by David Cohen
D.H. in Hollywood
from "Howard Hodgkin: Paintings 1975-1995"
Somewhat pompously, Sir Howard Hodgkin
is fond of remarking that, as a painter,
he feels like a member of "an endangered
species." His retrospective, which had been
at the Metropolitan Museum in New York and
in Fort Worth, Tex., concluded its tour at
London's Hayward Gallery this winter.
As a confirmed fan of Hodgkin's I have
to confess that this show did him no good.
It was stuffed with his big pictures,
painted either for his dealers or his ego
but incompatible in essence with his
intimist vision, and it was abysmally
installed at the Hayward. Amazingly,
David Sylvester, the doyen of British
critics, took credit for the hang,
which looked like it was done over
Hodgkin was followed at that venue
by a sprawling -- and for this viewer,
yawn-inducing -- survey of appropriation
sculpture of the 1980s and 1990s
(45 artists, including the likes of
Richard Hamilton, Richard Wentworth
and Damien Hirst), which seemed to
fulfill Sir Howard's worst Last of
the Mohicans fantasy. But painting
is endangered only if we constrict
our attention to a narrow band of
the museum world, and even then
it's pretty tendentious. Not only
are there plenty of creditable
painters of Hodgkin's own
generation still hard at it, but
painting is also enjoying a high
with young "cutting edge" artists.
In fact, a wholesome, cross-generational
crop of painting shows in the first
quarter of this year refutes Sir Howard's
LAY IT ON THICK
In the work of two elder statesmen
of British painting, passion and energy
find a corollary in awesomely heavy
impasto, as if laying it on thick is
some kind of token of commitment.
The actual paint almost becomes a
sculptural object in the work of
both Frank Auerbach (b. 1931),
who showed new paintings and
drawings at Marlborough, and
Gillian Ayres (b. 1930), who was
given a retrospective which emphasized
recent work at the Royal Academy.
Auerbach is one of the heros of the
School of London, who perseveres
with his own kind of gritty observation.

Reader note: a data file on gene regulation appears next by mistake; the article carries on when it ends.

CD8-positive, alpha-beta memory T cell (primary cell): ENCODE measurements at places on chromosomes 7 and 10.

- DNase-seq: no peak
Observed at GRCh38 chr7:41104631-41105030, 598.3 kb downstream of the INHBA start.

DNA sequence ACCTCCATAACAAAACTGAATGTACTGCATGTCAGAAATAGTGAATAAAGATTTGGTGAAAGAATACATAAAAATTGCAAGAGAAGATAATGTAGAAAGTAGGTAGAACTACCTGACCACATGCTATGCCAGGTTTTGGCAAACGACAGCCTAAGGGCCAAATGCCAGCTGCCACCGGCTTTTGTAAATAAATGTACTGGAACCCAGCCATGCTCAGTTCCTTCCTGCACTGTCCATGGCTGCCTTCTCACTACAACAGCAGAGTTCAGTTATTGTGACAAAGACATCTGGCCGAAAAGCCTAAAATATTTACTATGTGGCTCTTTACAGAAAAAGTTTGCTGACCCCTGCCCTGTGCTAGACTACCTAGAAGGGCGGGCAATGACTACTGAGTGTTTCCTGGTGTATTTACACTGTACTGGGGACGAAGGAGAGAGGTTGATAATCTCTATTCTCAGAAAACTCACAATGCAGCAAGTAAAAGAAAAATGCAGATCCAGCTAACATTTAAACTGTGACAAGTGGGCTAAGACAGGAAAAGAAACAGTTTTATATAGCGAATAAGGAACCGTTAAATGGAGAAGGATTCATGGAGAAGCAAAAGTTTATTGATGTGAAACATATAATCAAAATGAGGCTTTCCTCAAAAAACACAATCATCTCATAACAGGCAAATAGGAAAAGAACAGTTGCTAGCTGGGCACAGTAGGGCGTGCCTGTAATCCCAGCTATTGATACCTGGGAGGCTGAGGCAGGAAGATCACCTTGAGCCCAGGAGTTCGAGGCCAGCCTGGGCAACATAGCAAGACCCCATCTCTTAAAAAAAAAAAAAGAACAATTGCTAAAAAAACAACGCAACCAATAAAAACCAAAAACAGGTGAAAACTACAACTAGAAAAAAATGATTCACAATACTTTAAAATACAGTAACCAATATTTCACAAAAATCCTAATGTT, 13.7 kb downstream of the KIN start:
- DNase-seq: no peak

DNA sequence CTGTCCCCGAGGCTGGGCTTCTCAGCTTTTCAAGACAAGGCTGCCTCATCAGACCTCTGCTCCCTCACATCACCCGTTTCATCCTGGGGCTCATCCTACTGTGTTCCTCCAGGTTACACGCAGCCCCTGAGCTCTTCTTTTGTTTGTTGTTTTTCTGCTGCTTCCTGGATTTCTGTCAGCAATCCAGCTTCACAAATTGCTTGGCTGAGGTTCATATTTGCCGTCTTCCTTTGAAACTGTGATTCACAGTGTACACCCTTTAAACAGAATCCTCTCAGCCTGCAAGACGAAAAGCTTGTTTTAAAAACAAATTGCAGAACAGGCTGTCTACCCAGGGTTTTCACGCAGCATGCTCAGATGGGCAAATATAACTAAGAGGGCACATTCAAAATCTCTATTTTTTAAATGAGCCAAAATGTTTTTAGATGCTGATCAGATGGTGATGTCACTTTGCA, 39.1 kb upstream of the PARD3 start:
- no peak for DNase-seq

But actually he concedes nothing in the
beefiness of his form or color to the
nominally abstract Ayres. Both pummel
improbable heaps of pigment about their
canvases. Both overwhelm and disconcert
with the sheer machismo of their enterprise.
With Auerbach, this has to do with
the mythology of how his works come
about. The effort that goes into each
"hard won image" of his -- which he
scrapes down after each unsuccesful
attempt to capture an authentic take
on his subject, whether a long-suffering
sitter or urban landscape -- is the stuff
of legend. A portrait usually requires a
100 or so sittings, with the artist
scraping down each failure before the
next attempt. And yet the finished work
bodies forth as an expressive explosion,
with little indication of the ghosts of
former efforts underneath. There is nothing
lugubrious about his color -- in contrast
to Leon Kossoff, whose mode of operation
is very similar to Auerbach's. In fact,
the new pictures are almost impressionistic
in their paint treatment and sensitivity to
color nuance, with no let-off in the violent
action within the paint. These new paintings
are among his best so far, and stand comparison
with the best by their nearest exemplars,
Jack Yeats and Soutine.
Ayres machismo has to do with the sheer
scale of her canvases in relation to their
impasto, and the "unfeminine" robustness
of handling. Of course, we are in dangerous
territory when we start using essentialist,
gendered characterizations in relation to
painting traits. But it seems justified in
relation to Ayres because she so coquettishly
plays with and against gendered expectations.
Her floral themes and brash, saccherine
colors -- pinks and oranges and bright blues
brought into clanging collisions -- tease
received prejudices about decoration.
Her pictures are at once butch and girly.
Actually there are a number of male
abstract painters of Ayres' generation
-- Hodgkin, John Hoyland and Patrick Heron
spring to mind -- whose palette and forms
juxtapose the strident and the fey in similar
fashion. But let's not spoil the argument,
or the connection with another painter who
staged an impressive show recently,
Therese Oulton (b. 1953).
Oulton was a pupil of Ayres and she
exhibits at Marlborough, the same gallery
as Auerbach. Impasto is also an issue in her
style, but it is not the bravura expressionist
impasto of these older painters; on the contrary,
it is so meticulously achieved -- and conceived --
as almost to be a conceptualist device.
Oulton creates an all-over decorative painterly
continuum with minutely observed, fidgety little
marks that stand proud of the picture surface.
Sometimes these build up, across the canvas,